In today’s newspapers, but hardly news. Hey, it’s August, cut those reporters some slack!
The Washington Post finds Special-Ed Racial Imbalance Spurs Sanctions in Maryland.
“The Anne Arundel school system is 21 percent black. But in that system, blacks make up 43 percent of students who are considered mentally retarded, 36 percent of the special-ed population taught in separate classes and 41 percent of suspensions.”
“Diane Black, director of special education in Anne Arundel, said she was aware of the disparity and is working to correct it. Part of the problem, she said, is that special education is so generously funded that teachers in regular classrooms have come to think of it as a safety net for all manner of academic and behavioral malaise.”
[One Eduwonk reader writes in to add: The county has been far from receptive to our efforts to start a charter school for low-income kids in Annapolis (where the vast majority of black county students live). The kicker? Our charter school is a KIPP school! KIPP has a great track record of proving that students previously labeled “special education” can achieve at high levels if they are educated in a rigorous program with high expectations for all.]
Meanwhile, NY Times takes another tack: Little Known Crisis At Black Colleges.
“For some 185 incoming freshmen like him, and indeed for Texas Southern as an institution, the summer courses in reading, writing, and math form one front in a battle to reverse a disturbingly low graduation rate. Of the students who received diplomas last May, only 6 percent had earned their degree in the normal four years, and only 21 percent in six years. Those numbers, incredibly, reflected improvement from prior rates.”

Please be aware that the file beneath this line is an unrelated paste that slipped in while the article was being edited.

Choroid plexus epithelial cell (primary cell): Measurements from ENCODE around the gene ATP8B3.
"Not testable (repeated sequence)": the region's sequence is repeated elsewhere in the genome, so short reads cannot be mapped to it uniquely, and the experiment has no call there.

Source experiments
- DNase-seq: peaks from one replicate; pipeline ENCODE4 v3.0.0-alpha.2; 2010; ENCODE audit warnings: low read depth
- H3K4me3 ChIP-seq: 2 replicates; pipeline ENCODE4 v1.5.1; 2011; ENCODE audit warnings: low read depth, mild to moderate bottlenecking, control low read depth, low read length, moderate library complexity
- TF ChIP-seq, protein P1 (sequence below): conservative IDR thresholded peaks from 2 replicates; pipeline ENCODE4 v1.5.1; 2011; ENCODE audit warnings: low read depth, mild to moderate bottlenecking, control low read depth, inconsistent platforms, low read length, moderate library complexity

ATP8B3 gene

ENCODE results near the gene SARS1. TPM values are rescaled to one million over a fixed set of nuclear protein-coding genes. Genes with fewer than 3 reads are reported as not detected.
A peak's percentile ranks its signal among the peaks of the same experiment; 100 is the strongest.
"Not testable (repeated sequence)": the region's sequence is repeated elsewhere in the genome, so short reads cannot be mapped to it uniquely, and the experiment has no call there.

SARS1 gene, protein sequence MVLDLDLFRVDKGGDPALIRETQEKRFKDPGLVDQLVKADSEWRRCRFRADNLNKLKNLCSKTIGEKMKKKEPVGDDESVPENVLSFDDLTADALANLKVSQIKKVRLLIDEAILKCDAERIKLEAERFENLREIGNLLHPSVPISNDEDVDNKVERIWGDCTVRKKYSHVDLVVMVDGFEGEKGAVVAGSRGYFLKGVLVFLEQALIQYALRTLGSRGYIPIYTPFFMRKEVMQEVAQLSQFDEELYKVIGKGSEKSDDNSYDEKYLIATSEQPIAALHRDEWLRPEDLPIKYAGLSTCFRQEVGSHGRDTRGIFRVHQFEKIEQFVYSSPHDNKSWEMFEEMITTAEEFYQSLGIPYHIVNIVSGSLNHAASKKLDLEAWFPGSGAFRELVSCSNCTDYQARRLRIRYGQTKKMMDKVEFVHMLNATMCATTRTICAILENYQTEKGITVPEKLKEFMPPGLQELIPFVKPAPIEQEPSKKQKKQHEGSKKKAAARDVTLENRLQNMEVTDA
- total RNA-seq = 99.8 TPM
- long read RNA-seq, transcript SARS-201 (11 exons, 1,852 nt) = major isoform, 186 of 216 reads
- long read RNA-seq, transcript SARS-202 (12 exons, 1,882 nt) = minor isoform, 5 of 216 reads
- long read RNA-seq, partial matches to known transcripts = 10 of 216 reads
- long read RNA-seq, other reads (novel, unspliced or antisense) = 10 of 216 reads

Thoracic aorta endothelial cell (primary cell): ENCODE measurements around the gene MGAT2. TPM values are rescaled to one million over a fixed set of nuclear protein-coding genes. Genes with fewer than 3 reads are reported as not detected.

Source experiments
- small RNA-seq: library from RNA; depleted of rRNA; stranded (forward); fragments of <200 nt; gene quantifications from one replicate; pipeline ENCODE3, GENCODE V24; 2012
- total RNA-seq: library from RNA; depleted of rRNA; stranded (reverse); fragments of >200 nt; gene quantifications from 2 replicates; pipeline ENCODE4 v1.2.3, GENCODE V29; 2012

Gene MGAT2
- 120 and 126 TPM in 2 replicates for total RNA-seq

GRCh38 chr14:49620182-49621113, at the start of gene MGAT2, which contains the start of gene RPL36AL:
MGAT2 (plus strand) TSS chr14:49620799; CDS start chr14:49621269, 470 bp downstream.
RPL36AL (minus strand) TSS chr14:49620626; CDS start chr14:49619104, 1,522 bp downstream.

The low grad rate of historically black colleges is little known: I wasn’t really aware of the frightening stats until our small charter school sent three kids Virginia State from our first graduating class (you go Naman, Shante, Ashley), and two to Spelman in our second.
Big picture, though: the 38% 6-year graduation rate for HBCUs is just “slightly lower than the figure for black students at all other institutions.”
Translation: this sounds like more of a K-12 Achievement Gap issue than a collegiate one.
Luckily, key K-12 stakeholders in big cities are firmly committed to doing nothing!
– Guest blogger MG